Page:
Before the Russian conquest

Before the Russian conquest, the Kazaks had a well-articulated culture based on their nomadic pastoral economy. Although Islam was introduced to most of the Kazaks in the seventeenth and eighteenth centuries, the religion was not fully assimilated until much later. As a result, it coexisted with earlier elements of shamanistic and animistic beliefs. Traditional Kazak belief held that separate spirits inhabited and animated the earth, sky, water, and fire, as well as domestic animals. To this day, particularly honored guests in rural settings are treated to a feast of freshly killed lamb. Such guests are sometimes asked to bless the lamb and to ask its spirit for permission to partake of its flesh. Besides lamb, many other traditional foods retain symbolic value in Kazak culture.
Because animal husbandry was central to the Kazaks' traditional lifestyle, most of their nomadic practices and customs relate in some way to livestock. Traditional curses and blessings invoked disease or fecundity among animals, and good manners required that a person ask first about the health of a man's livestock when greeting him and only afterward inquire about the human aspects of his life.
Wedding rituals. Bride was the first to enter the yurt. She had to cross the threshold with her right foot and kick the left side of the yurta with the same foot. Groom followed, doing the same. A similar ritual existed among many Turkic and Persian-speaking peoples in Central Asia - bride and groom tried to step on each other feet after entering the yurta. To be the first in stepping on her/his foot was meant to win a dominating role at home.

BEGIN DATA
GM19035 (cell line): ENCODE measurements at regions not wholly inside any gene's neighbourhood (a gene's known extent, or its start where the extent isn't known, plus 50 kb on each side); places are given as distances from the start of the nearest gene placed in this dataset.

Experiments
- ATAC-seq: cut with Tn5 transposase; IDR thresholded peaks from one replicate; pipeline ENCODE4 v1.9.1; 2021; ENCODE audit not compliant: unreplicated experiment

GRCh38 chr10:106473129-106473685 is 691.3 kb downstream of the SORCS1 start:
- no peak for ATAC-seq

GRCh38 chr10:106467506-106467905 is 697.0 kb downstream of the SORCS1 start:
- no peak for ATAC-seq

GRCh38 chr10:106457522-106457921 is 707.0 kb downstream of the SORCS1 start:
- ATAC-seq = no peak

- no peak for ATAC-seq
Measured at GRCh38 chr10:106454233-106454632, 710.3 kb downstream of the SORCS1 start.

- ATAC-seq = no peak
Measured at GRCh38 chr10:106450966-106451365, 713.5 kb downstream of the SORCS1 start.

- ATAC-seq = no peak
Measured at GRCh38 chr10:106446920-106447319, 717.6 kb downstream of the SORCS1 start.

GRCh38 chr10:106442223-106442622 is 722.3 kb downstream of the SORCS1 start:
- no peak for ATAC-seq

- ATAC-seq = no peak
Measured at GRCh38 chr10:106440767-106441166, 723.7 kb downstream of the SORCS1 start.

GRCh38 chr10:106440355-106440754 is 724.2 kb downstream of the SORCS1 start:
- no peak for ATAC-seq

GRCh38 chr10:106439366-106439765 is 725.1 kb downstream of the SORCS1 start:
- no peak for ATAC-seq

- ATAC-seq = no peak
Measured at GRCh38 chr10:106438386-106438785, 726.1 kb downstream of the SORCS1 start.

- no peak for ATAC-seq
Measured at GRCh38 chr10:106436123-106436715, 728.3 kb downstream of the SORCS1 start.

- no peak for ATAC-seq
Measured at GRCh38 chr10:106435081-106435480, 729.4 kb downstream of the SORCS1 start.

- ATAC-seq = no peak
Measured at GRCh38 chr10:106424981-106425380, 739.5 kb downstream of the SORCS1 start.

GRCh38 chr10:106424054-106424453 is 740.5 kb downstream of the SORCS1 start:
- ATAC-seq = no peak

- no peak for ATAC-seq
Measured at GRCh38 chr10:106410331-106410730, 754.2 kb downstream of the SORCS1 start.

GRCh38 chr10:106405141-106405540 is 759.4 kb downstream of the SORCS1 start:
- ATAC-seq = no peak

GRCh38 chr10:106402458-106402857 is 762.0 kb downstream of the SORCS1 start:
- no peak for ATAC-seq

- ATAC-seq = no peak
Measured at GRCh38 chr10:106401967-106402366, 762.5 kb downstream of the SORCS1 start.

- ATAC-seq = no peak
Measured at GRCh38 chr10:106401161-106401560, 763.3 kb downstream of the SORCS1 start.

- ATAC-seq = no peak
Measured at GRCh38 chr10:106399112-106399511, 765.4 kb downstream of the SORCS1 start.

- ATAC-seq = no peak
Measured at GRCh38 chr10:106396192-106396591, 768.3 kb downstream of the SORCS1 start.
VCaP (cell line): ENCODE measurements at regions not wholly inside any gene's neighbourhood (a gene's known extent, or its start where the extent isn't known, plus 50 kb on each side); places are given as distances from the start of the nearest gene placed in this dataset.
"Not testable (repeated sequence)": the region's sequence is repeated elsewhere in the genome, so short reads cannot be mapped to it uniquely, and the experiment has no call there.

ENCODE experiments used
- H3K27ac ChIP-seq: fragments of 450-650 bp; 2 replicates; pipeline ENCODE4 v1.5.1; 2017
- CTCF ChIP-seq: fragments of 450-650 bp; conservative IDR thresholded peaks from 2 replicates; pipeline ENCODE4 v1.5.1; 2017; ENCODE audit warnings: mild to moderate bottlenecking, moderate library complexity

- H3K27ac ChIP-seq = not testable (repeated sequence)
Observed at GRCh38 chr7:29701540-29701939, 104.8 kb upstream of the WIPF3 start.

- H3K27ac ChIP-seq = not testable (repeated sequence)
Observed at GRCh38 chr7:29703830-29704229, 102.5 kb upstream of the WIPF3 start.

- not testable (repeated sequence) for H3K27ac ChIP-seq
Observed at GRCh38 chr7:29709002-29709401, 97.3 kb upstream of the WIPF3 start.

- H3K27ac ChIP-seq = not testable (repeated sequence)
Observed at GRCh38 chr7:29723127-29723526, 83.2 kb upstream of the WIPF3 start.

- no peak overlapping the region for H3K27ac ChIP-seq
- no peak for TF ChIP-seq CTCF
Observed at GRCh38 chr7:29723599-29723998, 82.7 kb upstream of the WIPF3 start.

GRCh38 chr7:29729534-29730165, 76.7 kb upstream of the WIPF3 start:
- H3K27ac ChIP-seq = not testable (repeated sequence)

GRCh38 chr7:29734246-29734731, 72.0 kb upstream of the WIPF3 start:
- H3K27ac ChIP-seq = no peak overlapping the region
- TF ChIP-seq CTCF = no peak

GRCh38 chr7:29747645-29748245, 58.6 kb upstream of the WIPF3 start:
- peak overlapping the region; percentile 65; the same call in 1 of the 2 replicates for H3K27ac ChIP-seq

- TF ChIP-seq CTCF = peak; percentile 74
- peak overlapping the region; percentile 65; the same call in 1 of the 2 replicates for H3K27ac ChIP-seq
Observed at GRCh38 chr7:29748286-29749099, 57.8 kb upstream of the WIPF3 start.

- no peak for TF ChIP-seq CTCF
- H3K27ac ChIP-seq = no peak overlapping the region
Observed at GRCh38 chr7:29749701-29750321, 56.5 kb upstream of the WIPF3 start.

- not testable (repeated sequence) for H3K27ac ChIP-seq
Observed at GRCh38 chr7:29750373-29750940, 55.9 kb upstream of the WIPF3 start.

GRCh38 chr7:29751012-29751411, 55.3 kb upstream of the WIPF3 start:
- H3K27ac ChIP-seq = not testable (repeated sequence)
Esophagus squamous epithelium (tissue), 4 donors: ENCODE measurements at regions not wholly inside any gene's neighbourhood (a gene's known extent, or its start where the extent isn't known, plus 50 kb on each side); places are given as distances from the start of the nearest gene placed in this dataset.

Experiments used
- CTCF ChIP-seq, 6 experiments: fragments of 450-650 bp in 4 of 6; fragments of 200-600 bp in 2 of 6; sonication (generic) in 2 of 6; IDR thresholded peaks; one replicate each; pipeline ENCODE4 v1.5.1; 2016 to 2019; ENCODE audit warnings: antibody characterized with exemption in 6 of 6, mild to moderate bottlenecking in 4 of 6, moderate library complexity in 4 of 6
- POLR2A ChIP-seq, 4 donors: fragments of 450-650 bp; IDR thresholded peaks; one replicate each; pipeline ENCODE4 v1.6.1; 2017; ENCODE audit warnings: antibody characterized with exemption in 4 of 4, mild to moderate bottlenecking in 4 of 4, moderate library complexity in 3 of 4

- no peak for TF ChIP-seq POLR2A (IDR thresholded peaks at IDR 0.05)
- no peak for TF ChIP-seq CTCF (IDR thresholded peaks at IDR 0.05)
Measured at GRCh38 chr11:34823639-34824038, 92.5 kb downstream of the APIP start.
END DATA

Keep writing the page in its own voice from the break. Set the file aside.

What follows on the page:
Raising Children
Naming a baby. Kazakhs believe that the name of a person foretells and determines his/her future. Children were named by the names of their famous fathers and ancestors, with the names like Zhanibek, Abylai, Abai, Ybrai, or Shokan. There are also wishing names like Mynzhasar (live a thousand years), Zhuzbai ( a hundred years), and Toksanbai (ninety years) indicating the wish for a long and wealthy life. But there are also so-called «unpleasant» names like Kushikbai (puppy) or Ayubai (bear). This tradition has an explanation to it. In old times, when the medical knowledge was limited and life conditions were tough, babies death rate was quite high. Nomadic people tended to blame the evil forces and spirits for it. The idea was to give funny or strange names to babies (people would laugh when hearing them) as protection from evil spirits or evil people. An evil person or spirit would be distracted by the name of the child rather that pay attention to the child itself. This was common in families where babies had not survived. For this reason babies were also named Tursyn (may he live) or Toktasyn (may he stay). Families that had no boys gave the name to a girl with a certain wishful meaning: Ultuar, Ulbolsyn (may she be followed by a boy).

Kazakh National Games